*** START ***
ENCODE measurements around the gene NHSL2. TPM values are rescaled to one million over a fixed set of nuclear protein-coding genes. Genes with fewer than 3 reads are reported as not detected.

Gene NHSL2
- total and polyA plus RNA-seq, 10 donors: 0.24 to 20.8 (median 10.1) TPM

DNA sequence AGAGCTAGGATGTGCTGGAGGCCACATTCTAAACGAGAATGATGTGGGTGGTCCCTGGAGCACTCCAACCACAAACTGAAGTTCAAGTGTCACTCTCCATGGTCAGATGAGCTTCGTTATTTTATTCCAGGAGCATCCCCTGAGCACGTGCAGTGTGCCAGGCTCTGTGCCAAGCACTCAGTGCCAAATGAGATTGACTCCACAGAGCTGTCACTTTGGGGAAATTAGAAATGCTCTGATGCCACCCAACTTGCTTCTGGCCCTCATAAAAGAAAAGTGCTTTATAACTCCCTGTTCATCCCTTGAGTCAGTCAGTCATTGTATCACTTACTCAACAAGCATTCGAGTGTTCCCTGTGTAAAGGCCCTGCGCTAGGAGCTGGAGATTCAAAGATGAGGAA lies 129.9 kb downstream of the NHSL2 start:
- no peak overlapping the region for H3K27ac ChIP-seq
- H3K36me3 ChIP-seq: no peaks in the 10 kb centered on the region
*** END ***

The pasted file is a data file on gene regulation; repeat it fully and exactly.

ENCODE measurements around the gene NHSL2. TPM values are rescaled to one million over a fixed set of nuclear protein-coding genes. Genes with fewer than 3 reads are reported as not detected.

Gene NHSL2
- total and polyA plus RNA-seq, 10 donors: 0.24 to 20.8 (median 10.1) TPM

DNA sequence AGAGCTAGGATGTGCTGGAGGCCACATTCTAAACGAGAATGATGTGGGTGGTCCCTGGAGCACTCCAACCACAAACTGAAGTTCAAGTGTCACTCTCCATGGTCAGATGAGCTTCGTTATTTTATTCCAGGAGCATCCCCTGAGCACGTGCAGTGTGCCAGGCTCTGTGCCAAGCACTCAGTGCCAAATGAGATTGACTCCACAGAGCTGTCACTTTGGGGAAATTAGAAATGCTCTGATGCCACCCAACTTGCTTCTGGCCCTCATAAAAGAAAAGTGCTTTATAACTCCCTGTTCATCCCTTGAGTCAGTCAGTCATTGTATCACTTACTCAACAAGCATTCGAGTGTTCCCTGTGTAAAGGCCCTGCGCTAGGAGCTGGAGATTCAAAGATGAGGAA lies 129.9 kb downstream of the NHSL2 start:
- no peak overlapping the region for H3K27ac ChIP-seq
- H3K36me3 ChIP-seq: no peaks in the 10 kb centered on the region